Wow – that’s a difficult topic for me.  It’s too easy for me to give into distractions and also allow others to intrude upon my painting schedule.  There’s also the voice in my head whispering “Painting is too hard”, or “You’ll never be good enough”, and other discouraging comments.

What techniques work to ensure that you make time for your art? 

I’ve designated certain hours in the afternoon as “painting time”.  Recently I’ve started turning off my phone during this time.  Also, I try to make sure I take care of tasks such as cleaning brushes and palettes outside of these hours.  Finally, I try to remember how much I love painting, and to turn down the volume on my critical voice.

Blue Jay
(click to view)

How do you generally arrive at ideas for your paintings? 

Ideas for paintings seem to frequently flood my brain.  I try to write them down so that they’re not lost, but it’s sometimes frustrating that many may go unpainted.

How do you keep your art “fresh”?  What techniques have helped you avoid burnout and keep your work vibrant and engaging?

I try to avoid getting stuck painting only what I know over and over.  I want to move out of my comfort zone and into uncharted territory once I feel some mastery over an idea or technique.  I can’t say this is easy, as it’s always more comfortable to stay with what is familiar, but it’s also exciting to explore the unknown.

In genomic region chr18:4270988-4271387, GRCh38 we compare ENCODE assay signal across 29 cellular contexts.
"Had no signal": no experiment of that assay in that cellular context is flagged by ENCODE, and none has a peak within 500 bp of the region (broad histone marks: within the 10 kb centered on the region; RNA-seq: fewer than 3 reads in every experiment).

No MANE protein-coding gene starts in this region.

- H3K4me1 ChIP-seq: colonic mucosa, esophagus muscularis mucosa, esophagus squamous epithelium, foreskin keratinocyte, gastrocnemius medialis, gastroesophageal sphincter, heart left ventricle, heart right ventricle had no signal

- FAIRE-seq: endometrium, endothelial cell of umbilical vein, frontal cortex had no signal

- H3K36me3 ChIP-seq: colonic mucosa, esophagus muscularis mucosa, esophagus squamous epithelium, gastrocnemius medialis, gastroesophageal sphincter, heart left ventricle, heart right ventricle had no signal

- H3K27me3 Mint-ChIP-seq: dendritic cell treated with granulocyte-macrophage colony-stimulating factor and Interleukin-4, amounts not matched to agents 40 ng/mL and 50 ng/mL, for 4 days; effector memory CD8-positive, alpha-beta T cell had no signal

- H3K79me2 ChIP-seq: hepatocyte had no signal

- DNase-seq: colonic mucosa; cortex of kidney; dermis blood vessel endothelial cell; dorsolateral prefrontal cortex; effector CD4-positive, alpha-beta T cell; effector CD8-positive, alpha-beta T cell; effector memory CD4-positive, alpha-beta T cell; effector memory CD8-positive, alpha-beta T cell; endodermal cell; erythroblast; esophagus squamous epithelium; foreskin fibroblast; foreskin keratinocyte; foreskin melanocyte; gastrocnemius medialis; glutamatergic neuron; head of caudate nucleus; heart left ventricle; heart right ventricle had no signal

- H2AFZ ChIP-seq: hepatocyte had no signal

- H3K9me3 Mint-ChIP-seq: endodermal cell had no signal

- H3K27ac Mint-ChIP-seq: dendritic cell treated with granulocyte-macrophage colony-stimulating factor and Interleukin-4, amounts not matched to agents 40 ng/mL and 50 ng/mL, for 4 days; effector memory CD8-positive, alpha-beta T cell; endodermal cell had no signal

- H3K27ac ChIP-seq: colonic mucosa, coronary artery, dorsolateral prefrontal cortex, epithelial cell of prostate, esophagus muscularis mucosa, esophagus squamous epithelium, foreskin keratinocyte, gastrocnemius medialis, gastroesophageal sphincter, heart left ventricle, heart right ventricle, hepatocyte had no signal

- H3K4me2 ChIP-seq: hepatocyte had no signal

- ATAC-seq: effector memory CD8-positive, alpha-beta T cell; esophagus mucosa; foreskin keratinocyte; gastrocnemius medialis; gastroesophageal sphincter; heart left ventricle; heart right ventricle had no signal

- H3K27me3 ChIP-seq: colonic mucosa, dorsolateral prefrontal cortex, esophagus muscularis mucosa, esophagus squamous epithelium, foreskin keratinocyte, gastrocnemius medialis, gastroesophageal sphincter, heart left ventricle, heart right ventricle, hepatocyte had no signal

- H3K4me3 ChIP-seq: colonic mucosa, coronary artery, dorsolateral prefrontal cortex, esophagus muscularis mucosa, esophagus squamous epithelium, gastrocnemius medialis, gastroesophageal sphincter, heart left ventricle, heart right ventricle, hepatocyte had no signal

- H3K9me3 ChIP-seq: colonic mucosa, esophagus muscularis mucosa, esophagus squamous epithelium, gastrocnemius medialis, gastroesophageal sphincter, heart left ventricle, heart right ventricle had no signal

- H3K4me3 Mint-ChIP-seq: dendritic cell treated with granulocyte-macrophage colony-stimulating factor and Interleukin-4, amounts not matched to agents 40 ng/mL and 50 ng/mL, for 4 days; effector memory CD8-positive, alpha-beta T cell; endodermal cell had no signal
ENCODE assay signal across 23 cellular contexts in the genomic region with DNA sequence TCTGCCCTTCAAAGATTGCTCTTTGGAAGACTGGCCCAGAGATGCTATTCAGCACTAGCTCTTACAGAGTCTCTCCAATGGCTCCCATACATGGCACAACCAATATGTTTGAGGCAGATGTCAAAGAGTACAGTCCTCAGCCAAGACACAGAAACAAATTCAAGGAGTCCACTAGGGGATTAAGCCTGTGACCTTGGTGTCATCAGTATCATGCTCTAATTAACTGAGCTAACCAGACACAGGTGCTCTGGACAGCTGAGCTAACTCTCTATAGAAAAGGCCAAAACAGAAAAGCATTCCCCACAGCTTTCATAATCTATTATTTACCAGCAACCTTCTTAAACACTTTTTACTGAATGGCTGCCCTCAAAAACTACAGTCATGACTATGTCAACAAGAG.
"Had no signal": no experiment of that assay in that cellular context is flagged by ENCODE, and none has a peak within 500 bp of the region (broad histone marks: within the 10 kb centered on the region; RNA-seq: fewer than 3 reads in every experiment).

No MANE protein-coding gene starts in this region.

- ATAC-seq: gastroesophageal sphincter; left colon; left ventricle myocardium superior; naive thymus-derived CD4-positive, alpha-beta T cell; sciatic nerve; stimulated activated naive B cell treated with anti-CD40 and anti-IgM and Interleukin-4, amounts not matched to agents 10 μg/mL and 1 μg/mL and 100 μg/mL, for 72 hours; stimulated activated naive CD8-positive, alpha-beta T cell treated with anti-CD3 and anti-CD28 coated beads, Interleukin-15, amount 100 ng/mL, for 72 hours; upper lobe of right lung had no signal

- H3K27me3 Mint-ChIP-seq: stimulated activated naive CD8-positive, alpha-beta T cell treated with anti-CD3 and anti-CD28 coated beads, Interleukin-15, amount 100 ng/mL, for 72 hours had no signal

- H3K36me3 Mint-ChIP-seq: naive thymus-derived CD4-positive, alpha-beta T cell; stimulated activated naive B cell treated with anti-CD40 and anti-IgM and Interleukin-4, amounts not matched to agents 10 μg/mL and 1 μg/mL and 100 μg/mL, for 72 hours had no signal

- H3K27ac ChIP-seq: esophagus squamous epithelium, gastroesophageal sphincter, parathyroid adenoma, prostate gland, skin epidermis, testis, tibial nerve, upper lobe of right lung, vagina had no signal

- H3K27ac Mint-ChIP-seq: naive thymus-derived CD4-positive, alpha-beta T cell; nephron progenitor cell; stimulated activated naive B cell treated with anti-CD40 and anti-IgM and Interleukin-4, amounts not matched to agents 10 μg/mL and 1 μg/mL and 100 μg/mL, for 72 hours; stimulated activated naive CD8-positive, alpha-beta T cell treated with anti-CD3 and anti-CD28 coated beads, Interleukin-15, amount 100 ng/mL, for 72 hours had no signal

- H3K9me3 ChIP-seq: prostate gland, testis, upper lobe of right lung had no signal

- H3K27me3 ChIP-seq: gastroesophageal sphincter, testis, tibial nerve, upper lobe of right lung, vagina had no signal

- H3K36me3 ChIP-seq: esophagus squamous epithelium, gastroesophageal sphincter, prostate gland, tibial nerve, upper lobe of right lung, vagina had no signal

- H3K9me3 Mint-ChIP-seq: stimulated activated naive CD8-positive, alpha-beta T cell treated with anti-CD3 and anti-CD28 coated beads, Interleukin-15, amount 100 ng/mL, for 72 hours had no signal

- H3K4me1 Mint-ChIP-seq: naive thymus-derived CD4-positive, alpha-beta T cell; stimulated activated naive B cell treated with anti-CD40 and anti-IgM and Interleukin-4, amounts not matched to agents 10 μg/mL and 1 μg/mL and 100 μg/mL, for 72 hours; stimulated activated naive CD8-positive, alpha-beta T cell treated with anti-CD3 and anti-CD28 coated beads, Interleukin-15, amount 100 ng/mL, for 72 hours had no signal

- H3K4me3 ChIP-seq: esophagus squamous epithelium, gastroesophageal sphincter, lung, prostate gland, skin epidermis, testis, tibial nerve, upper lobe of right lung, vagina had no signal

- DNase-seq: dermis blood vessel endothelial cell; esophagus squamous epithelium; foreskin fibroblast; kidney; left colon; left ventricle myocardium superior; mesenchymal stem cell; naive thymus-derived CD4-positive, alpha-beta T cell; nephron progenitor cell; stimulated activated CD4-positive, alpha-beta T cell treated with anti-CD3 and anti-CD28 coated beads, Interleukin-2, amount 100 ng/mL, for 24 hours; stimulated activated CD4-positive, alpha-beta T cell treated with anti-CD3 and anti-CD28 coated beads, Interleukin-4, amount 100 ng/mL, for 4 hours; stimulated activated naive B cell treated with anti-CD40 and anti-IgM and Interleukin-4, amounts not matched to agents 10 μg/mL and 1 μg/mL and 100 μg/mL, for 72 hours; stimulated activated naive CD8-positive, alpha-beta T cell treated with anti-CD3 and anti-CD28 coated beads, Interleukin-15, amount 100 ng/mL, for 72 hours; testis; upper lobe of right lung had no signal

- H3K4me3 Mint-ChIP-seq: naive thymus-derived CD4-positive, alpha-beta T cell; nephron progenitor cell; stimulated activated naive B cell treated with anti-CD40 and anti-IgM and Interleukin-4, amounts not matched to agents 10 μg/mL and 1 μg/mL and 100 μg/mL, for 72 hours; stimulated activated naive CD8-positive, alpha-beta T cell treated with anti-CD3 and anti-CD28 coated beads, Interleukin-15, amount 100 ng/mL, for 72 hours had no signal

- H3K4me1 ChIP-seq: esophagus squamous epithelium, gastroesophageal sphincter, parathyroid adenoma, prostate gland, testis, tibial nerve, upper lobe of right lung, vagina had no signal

(click to view)

What do you feel you are learning about right now as an artist? 

I’m finally learning to listen less to my “Inner Critic”, and recognize that producing good art comes with much practice, and producing many “bad” paintings.

What makes you happiest about your art? 

When I’m painting or drawing, I feel I’m in the present moment and really connected to my subject. I’m very happy when I can convey an emotion that captures this feeling of connection.

Thanks, Juli!

© 2018 Sophie Marine